Essentially, you’re either on board with total revolution, or you’re with the Einsatzgruppen. There’s no space for moderation when it comes to fighting systems of oppression, because to moderately dismantle an oppressive system is oxymoronic. Switzerland played it moderate during World War II, and now their country has devolved into a cesspool of noxious whiteness. We don’t have to be like Switzerland. There is another way; a better way.
The Antifa movement is not just necessary for countering President Trump and for preventing the verbal violence perpetrated by Far Right speakers on college campuses. It is also a crucial movement for us to liberate ourselves from the bondage of capitalism; to throw off the binds of white supremacy; to break the chains of hetero-normativity; and to bring about a classless, genderless, whitenessless, and therefore conflictless society where minoritized folx and their allies finally get to share the living space they’ve been deprived of for so long.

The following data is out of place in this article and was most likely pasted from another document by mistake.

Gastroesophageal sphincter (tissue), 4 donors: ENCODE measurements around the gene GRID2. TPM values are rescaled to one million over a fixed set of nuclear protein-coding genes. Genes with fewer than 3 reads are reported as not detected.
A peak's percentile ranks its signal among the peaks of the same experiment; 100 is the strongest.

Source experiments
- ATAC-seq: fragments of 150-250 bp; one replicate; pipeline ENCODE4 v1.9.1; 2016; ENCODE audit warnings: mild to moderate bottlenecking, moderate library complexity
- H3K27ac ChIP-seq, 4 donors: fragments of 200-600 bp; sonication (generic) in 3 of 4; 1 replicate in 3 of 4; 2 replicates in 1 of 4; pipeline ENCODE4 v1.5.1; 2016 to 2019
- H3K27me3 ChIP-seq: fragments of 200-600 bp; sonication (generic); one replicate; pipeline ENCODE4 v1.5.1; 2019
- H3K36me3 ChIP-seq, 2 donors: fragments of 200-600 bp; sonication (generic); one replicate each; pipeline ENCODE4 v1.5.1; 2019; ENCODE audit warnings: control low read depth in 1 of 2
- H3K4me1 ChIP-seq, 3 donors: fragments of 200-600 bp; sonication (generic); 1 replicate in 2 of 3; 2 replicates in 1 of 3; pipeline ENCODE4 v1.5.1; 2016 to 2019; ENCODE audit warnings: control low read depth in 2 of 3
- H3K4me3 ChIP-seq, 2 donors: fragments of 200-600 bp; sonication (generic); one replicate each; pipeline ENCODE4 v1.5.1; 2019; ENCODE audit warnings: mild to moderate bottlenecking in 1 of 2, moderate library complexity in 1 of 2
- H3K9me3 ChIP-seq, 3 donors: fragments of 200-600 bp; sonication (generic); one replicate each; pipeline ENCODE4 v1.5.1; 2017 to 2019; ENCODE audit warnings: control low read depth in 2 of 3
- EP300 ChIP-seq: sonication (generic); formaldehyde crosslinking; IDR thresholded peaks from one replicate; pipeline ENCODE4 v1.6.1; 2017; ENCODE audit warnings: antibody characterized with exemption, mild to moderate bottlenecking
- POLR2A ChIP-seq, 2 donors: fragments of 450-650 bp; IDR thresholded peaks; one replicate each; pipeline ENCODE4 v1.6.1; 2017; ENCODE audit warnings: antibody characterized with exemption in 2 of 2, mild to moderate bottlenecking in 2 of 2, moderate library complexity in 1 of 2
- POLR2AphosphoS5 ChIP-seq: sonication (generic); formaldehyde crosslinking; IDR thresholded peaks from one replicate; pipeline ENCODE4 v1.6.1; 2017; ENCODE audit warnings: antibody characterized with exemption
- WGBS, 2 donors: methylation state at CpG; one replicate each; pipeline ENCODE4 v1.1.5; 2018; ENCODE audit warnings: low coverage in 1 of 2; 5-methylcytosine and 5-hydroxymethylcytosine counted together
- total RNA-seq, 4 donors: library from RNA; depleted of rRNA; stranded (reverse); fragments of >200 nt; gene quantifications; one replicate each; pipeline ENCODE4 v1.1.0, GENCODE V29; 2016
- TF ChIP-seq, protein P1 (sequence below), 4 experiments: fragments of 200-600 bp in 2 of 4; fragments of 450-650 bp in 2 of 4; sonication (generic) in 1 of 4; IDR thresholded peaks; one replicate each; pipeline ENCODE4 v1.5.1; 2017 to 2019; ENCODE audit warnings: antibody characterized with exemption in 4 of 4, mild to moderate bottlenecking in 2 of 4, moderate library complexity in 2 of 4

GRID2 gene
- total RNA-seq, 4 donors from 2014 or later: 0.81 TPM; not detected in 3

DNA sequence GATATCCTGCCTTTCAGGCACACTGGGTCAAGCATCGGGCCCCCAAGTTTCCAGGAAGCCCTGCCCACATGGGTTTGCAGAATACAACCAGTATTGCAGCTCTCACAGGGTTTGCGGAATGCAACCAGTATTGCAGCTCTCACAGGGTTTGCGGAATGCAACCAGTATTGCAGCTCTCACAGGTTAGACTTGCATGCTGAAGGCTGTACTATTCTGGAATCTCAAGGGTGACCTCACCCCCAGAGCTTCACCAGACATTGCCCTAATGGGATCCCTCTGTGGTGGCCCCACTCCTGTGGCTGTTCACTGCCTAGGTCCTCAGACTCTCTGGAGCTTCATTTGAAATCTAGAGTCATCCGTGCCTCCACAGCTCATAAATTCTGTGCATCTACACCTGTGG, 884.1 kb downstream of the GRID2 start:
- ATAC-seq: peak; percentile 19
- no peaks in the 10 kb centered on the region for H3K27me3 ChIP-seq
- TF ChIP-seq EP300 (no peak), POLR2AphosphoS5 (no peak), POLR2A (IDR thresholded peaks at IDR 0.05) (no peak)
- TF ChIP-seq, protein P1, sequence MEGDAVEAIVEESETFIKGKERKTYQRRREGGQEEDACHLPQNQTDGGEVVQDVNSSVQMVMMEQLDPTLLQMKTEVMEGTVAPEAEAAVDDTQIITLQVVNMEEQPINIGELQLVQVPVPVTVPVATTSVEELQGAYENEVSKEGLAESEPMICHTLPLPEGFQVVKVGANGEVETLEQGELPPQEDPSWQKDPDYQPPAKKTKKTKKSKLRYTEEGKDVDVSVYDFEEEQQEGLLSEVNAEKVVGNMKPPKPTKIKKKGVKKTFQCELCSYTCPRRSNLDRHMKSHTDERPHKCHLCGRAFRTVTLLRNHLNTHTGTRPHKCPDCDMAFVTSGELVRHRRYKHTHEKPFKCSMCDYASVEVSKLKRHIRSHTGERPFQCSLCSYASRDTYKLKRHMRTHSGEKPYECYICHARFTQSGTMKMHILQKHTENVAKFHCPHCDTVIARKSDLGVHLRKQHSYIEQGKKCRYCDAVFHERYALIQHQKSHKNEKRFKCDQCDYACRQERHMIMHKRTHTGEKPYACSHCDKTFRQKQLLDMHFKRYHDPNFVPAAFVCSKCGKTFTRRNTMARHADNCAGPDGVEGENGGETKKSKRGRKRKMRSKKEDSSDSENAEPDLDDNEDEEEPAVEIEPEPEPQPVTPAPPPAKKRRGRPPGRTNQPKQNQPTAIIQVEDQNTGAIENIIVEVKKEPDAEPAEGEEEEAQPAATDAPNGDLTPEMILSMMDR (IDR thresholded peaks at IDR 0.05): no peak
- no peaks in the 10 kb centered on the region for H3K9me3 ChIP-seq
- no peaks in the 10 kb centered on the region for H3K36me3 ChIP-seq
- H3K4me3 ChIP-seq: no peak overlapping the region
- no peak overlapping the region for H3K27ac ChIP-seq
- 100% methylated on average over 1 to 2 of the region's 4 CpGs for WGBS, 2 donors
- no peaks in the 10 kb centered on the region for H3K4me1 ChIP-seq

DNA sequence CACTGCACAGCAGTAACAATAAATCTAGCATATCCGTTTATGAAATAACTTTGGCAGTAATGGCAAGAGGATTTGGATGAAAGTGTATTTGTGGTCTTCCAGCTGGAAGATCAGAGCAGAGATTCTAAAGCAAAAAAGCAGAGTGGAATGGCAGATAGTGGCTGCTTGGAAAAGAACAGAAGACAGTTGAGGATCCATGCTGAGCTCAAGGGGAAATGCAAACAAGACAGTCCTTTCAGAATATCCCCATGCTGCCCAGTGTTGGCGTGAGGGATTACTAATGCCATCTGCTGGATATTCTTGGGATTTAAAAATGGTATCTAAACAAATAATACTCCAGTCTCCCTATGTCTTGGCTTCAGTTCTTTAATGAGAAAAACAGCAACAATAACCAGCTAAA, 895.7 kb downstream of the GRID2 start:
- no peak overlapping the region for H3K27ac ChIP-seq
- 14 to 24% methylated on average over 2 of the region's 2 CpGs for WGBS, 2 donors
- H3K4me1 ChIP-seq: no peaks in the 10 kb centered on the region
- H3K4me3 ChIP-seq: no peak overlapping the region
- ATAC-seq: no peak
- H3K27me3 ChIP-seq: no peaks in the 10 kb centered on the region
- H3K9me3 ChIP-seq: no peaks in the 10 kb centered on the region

- Love, Nancy. Dogmas and Dreams: A Reader in Modern Political Ideologies. Congressional Quarterly Press, 2011.
- Bray, Mark. Antifa: The Anti-Fascist Handbook. Melville House Publishing, 2017.
Author’s note: I wrote this satirical essay for one of my classes. It’s not supposed to be satirical, but my professor called my favorite philosopher (John Stuart Mill) a “self satisfied misogynist.” I couldn’t let that stand.